Sustained drought in the early 1880s soon ruined those hastily established farms. Farmers walked off the land and returned, bitter and angry, to Adelaide. Goyder, of course, had been right, and this was an early confirmation that Australia’s climate could be fickle at best, and needed a whole new set of rules.
Today Goyder’s Line still broadly applies, though with modern dry land farming techniques and technology it has been stretched a little. Just north of the line, farms often have a split income, between crops and livestock, with that ratio changing as you go north. Eventually, though, the crops run out, even in the good years, and most farmers in this marginal land are prepared to act quickly to adapt to seasonal changes. And it’s not just the amount of rain; it’s when it falls that is of significance. Taken along with large increases in the cost of fertilisers, herbicides and technology, life is often tough at the edges. The elimination of smaller properties and the consolidation into larger holdings has helped farmers keep their operations viable.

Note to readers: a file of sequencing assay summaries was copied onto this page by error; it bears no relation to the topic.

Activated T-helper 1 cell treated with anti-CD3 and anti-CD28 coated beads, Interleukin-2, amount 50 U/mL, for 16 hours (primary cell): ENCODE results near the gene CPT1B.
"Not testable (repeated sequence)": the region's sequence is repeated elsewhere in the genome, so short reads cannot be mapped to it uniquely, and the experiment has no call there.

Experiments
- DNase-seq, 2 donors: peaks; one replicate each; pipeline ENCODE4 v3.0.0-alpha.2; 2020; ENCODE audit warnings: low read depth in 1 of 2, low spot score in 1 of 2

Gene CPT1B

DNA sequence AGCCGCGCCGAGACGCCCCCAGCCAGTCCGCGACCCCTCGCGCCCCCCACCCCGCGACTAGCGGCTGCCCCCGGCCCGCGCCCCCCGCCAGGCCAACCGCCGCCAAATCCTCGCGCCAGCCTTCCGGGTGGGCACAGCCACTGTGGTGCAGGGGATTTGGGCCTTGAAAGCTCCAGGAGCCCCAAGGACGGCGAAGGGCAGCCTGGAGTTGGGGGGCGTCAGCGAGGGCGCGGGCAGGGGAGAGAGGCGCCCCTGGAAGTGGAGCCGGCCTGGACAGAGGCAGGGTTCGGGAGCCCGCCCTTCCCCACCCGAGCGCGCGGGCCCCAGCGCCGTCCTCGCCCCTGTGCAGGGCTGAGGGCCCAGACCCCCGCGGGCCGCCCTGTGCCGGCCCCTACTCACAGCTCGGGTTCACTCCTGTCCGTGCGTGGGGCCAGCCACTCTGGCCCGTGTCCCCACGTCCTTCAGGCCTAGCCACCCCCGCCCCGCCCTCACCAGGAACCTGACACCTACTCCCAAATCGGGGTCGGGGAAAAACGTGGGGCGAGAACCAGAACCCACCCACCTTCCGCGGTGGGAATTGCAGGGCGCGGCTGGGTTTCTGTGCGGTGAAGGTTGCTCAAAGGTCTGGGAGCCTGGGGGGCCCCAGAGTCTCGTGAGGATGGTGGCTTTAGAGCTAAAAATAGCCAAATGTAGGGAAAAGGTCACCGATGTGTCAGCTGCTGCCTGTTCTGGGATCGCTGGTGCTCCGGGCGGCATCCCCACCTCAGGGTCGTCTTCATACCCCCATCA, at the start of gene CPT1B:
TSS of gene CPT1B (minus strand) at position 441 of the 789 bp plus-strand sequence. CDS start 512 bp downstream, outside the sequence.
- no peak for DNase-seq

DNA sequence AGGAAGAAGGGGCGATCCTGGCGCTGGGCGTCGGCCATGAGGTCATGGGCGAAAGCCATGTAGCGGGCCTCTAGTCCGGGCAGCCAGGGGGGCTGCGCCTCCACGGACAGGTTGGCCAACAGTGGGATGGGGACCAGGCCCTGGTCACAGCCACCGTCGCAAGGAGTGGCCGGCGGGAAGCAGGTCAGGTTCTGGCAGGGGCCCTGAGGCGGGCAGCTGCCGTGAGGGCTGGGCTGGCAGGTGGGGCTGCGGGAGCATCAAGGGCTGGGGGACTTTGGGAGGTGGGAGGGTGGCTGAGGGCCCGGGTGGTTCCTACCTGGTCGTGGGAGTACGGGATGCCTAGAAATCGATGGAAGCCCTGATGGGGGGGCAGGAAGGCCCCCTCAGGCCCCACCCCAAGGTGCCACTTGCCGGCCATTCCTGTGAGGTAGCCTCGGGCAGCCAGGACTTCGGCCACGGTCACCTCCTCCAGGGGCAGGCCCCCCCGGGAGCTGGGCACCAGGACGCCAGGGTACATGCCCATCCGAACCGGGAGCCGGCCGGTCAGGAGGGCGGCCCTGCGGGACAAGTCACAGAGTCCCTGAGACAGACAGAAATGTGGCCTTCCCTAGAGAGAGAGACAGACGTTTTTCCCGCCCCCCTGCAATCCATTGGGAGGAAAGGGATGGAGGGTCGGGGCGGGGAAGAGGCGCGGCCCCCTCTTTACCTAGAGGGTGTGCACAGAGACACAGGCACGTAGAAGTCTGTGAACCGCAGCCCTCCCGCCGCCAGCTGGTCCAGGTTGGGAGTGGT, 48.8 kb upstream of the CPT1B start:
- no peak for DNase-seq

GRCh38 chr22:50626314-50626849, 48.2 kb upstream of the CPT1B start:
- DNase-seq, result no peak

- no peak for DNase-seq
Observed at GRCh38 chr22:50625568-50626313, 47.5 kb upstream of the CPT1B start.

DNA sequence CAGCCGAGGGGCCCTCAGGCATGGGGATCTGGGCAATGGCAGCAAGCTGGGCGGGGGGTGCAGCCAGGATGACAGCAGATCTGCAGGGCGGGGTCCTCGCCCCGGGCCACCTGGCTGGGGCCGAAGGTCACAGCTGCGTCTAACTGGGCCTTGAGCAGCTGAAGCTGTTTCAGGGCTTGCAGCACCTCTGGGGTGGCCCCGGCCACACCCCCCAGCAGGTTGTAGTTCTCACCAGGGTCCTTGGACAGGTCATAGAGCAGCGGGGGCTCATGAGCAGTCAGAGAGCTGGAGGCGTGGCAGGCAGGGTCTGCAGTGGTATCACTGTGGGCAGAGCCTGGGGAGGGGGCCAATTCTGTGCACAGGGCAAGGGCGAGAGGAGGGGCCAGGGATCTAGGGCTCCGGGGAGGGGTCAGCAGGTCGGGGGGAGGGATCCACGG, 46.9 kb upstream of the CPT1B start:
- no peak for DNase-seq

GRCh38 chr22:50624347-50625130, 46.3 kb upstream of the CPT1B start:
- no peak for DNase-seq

Now, however, there are concerns that climate change could force Goyder’s Line to the south, making once good cropping land more marginal. Already there have been meetings of agriculturalists to discuss how they will face such an eventuality. To this end, different crops are being trialled in some areas. Modelling by the CSIRO has indicated that Goyder’s Line may move as much as 120km south by 2070, which would be devastating for SA’s agricultural industry.